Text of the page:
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Anorak | British spite rules! The grotesque Garden Bridge is dead

British spite rules! The grotesque Garden Bridge is dead

by | 15th, August 2017

Hurrah! Boris Johnson’s vulgar Garden Bridge will not happen. Londoners should rejoice that this corporate carbuncle is dead. But not everyone is pleased. The Times says the Garden Bridge over the River Thames was “killed off by ‘spiteful’ mayor at cost of £50m”. Reading that you might suppose London Mayor Sadiq Khan’s spite cost £50m. But you’d be wrong.

 

garden bridge

Turning the Thames into a moat

 

The comment was made by Johnson, now foreign secretary, who opined: “It is so sad that Sadiq Khan has killed the Garden Bridge and wasted so much time and money. Labour has no vision for London and no ambition. The garden bridge was a beautiful project. The Labour mayor claimed to support it but killed it out of spite – because it was not initiated in his period of office. The only crumb of comfort is that good plans have been developed and can be readily revived.”

Good plans for a vanity project. Maybe they can be sold to Dubai or some other place where style of the obvious and expensive sort masks the lack of substance? The grotesque bridge Johnson’s childhood pal Joanna Lumley called a “tiara for the Thames” was much more a space for corporate shindigs than a useful and grand public crossing. Situated 200 metres from an existing bridge, the Garden Bridge was to be accessed by stairs or lift, closed between midnight and 6am and for several days a year (so the corporate well off can enjoy it) and paid for by £37.4m of public funding.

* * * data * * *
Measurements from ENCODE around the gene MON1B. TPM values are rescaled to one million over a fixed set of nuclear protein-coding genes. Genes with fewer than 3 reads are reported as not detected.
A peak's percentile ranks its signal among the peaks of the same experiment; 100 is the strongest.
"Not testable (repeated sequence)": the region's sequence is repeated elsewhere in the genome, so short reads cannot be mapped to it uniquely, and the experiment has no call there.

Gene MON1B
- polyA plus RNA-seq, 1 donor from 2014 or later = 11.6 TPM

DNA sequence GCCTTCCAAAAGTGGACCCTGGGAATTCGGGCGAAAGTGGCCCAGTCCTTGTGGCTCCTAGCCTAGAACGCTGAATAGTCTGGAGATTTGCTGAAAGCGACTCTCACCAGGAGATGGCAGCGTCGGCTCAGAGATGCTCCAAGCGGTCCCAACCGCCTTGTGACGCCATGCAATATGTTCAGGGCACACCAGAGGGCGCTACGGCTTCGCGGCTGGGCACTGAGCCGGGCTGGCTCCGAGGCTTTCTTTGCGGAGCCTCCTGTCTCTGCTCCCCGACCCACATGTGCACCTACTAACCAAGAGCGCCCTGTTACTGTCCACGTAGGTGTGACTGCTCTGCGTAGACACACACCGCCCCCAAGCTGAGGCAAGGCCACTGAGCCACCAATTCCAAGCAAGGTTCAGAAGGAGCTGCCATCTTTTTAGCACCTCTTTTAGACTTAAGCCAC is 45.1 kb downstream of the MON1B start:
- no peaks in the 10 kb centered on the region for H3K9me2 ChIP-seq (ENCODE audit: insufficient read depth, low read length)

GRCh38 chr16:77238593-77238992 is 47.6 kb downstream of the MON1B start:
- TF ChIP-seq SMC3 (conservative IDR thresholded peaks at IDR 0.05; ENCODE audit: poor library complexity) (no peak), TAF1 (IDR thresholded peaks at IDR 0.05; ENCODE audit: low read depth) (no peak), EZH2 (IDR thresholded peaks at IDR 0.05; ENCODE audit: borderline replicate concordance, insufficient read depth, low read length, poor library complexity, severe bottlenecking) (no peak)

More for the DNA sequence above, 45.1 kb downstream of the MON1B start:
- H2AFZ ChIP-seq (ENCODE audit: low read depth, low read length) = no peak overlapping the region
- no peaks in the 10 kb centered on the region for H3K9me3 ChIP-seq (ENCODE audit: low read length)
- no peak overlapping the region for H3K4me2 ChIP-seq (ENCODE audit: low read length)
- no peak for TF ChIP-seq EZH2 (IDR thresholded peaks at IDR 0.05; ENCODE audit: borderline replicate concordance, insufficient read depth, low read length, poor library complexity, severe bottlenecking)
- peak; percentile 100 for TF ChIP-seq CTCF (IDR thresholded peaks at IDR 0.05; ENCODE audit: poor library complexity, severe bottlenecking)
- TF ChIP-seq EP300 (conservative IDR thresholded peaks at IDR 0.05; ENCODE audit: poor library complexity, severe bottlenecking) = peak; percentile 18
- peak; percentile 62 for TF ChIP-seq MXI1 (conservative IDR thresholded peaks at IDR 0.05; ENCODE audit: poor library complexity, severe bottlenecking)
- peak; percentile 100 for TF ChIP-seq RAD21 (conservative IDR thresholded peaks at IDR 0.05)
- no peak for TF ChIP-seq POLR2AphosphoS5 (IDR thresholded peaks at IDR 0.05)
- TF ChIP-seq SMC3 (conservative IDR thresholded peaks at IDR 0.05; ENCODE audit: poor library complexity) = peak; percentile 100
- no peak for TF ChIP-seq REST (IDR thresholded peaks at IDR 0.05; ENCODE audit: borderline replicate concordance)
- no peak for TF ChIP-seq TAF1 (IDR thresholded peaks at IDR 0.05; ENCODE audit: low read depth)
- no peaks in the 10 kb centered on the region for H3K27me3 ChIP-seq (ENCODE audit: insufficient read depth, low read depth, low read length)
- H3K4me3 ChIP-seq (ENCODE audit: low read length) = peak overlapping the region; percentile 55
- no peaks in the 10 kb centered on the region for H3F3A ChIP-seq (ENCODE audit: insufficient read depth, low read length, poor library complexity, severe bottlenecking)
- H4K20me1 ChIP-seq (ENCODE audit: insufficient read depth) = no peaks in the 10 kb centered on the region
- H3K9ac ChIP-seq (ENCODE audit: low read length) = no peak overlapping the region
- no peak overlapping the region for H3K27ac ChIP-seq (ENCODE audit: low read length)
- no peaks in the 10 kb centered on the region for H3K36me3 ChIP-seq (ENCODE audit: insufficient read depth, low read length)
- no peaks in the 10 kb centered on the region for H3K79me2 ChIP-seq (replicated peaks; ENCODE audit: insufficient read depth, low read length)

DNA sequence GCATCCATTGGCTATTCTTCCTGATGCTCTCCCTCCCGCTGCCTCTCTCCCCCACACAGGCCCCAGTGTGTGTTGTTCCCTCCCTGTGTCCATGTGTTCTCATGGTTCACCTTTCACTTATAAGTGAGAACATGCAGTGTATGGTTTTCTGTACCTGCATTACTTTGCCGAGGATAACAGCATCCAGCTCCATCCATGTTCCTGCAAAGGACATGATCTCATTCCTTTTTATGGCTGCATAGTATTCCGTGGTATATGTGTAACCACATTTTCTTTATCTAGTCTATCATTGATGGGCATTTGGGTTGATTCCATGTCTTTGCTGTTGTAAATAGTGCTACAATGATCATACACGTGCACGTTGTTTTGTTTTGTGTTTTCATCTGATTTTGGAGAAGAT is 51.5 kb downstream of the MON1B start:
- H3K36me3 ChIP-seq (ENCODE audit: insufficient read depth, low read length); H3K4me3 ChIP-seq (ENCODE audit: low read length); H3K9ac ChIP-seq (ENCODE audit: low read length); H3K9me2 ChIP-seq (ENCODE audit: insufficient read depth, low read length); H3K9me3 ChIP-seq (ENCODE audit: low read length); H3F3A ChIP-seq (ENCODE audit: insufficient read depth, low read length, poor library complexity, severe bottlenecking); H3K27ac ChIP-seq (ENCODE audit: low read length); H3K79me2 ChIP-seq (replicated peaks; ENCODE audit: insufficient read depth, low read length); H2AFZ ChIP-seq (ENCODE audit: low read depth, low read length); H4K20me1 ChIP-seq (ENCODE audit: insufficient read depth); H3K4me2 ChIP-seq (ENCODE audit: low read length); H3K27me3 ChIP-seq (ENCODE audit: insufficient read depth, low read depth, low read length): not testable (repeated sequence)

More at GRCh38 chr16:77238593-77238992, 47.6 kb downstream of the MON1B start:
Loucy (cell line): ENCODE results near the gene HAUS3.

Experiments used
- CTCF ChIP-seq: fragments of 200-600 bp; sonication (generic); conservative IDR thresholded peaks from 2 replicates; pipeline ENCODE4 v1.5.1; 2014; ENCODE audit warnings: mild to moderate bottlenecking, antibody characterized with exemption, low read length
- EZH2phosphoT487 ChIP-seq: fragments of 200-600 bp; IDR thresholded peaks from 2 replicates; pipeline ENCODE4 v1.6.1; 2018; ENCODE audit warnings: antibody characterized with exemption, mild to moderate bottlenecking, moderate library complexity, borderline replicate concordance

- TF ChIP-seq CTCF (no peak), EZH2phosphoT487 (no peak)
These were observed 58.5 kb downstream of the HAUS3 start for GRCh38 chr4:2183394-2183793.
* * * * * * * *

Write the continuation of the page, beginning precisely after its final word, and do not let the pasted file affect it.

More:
Whereas New York’s High Line gives the city a green walkway made out of a former elevated rail track on stilts, the bridge – five times the square-foot cost of the High Line – was a skin-deep marketing venture.

So why does the Times lead with the “spite” and not the soaring costs of the expensive eyesore? The paper features a “strongly worded letter to Mr Khan” from Lord Davies of Abersoch, chairman of the Garden Bridge Trust, in which he moans: “About £9 million of public funds has been committed since the mayoral election, and had you made [in May 2016] the announcement you have made now, then most of that expenditure would have been avoided.”

Right enough. It should have been killed at the earliest opportunity. But if you’re going to focus on Khan’s costly dithering, why not mention also Johnson and his chums? The Times does note: “Although supporters had hoped that another benefactor would rescue the project, the estimated cost rose from £60 million to £200 million”. It was going to cost a lot more – and what of the ongoing maintenance?

And then this:

Despite raising £70 million in pledges, including £20 million from the Monument Trust, a charity, £10 million from Glencore, the mining company, and £5 million from Sky, a funding gap of £85 million remained.

So says the Times (prop, Rupert Murdoch) of Sky (prop. R. Murdoch). Part of the bridge the taxpayers funded and the elite wanted was to be named in honour of – yep – Sky.

The paper adds in “Behind the story”:

When work began in 2013, the Garden Bridge project showed every sign of flourishing and one day bearing fruit (Jonathan Morrison writes). It enjoyed the support of Boris Johnson, the London mayor and, through him, Transport for London; it had the blessing of George Osborne; and it enjoyed widespread support in the media and from celebrities.

Lumley loved it.

The design by Thomas Heatherwick, the man behind the London Olympics cauldron, was hailed as a masterpiece: showcasing, as the Games had done, the vein of optimism and genius running through Britain. Soon, £60 million had been allocated from the public purse.

A bad press helped to turn public opinion against the project…

Nah. The bad press had nothing to do with it’s spiking. Honesty did.



Posted: 15th, August 2017 | In: Key Posts, News, Politicians Comment | Follow the Comments on our RSS feed: RSS 2.0 | TrackBack | Permalink